Miriam said the night before the show, she stayed with three other seniors in the showcase and they ordered in Chinese food. She said they just wanted to spend the night relaxing.

Gunther said he spent Sunday night thinking about his headshots and resume because he hadn’t finished putting them together.

Senior Showcase

Gunther said he woke up early March 21 to finish putting together his things. He said he wasn’t as nervous as he thought he would be, just excited.

“It was surreal,” Miriam said. “It’s something you never think you’re going to get to as a senior.”

They had a tech rehearsal in the morning and were able to meet with Laura Beth Wells, a Kent State alumna, who performed in “Spiderman,” who introduced the senior showcase.

Miriam said she was anxious before the shows, but a pep talk Kent and Swoboda gave them before they performed helped her calm down.

“They reminded us that it is OK if you do not receive feedback immediately,” Miriam said. “It’s the memories made and the connections gained that count. This put us all at ease.”

Gunther said everything went well in the 4 p.m. and 6 p.m. performances. He said any anxiety he initially had was quickly dispelled. Miriam said there were only 10 or so people at the 4 p.m. show but that more people came to the later shows. She said the earlier two shows offered refreshments and light snacks.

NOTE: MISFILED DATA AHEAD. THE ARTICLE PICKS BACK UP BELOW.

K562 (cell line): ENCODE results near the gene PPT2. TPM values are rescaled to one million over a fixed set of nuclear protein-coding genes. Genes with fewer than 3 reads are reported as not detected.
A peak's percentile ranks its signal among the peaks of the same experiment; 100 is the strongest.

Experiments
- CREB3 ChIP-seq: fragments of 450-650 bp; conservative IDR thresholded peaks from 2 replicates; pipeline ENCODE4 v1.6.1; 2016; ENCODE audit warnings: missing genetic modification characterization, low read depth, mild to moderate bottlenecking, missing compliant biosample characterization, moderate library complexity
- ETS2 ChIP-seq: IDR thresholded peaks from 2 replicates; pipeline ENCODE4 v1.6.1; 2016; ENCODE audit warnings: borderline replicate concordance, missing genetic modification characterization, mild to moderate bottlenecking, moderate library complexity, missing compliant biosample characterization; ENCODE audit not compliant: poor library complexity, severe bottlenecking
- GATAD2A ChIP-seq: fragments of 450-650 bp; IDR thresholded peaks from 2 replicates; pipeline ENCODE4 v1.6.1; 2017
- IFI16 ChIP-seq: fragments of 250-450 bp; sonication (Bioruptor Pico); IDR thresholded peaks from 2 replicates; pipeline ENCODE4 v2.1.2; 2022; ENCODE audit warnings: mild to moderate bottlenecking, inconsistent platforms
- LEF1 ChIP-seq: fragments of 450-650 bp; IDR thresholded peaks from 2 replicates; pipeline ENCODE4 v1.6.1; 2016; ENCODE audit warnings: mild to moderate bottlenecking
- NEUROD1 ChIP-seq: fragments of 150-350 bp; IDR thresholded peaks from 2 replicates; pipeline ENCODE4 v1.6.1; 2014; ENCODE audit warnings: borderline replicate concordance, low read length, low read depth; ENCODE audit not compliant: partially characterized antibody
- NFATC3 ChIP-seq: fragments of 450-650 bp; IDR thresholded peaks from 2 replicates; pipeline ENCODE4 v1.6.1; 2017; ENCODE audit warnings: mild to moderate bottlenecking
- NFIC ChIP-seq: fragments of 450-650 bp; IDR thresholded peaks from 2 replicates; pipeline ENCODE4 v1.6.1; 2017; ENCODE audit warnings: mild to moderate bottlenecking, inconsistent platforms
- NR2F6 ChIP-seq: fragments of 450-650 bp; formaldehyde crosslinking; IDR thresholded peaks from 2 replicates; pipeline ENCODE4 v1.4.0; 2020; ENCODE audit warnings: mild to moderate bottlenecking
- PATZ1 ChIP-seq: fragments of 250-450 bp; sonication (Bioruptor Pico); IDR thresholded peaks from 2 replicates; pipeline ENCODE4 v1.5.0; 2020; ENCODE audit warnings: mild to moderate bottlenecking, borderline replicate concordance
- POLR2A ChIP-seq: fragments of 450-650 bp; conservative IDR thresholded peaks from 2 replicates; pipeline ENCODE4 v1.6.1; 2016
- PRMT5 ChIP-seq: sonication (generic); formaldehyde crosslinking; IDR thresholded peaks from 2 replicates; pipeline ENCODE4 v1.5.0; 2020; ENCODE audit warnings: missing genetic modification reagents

The 8 p.m. performance was open to alumni, friends and family, as well as agents. The twins’ parents and sister watched them perform.

“It was a great experience to be there with them and see a culmination of their college careers,” Moellmann said.

Henkel said it was interesting to watch the agents in the row ahead of them taking notes on the showcase. She said she kept wondering what they were writing.

Showcase Results and the Future

Gunther said he got callbacks from several agents and met with some while he was still in New York. He said the receptionists told him he would only get to meet with the agents for two minutes, but his meetings were 10 to 15 minutes long at both places. He said they told him to contact them directly when he moves to New York City. He said they will most likely want him to re-audition, or they may want him to sign on with them.

Gunther is working in a rock ‘n’ roll musical show at Cedar Point over the summer and will also be moving to New York City in the fall.

Miriam didn’t get any callbacks, but said an actors internship program talked with the group about moving to the city, gave them some advice and answered any questions they may have had. She said the group got to meet with some music composers and were given some new songs to check out.

“At first I was disappointed I didn’t get any individual callbacks, but at least they’ve seen me,” she said.

Miriam will work at The Barn Theatre in Augusta, Mich., over the summer and plans to move to New York City in the fall.

Both said they will always remember their first show in New York City. Miriam said she can’t wait for next year’s showcase when she will be on the other side watching the seniors perform.

“I’m lucky I’ve come this far,” Gunther said. “I’m ready to move to New York City with the tools from my education, connections from the school and the confidence in myself to survive out here.”

Contact Brooke Bower at [email protected].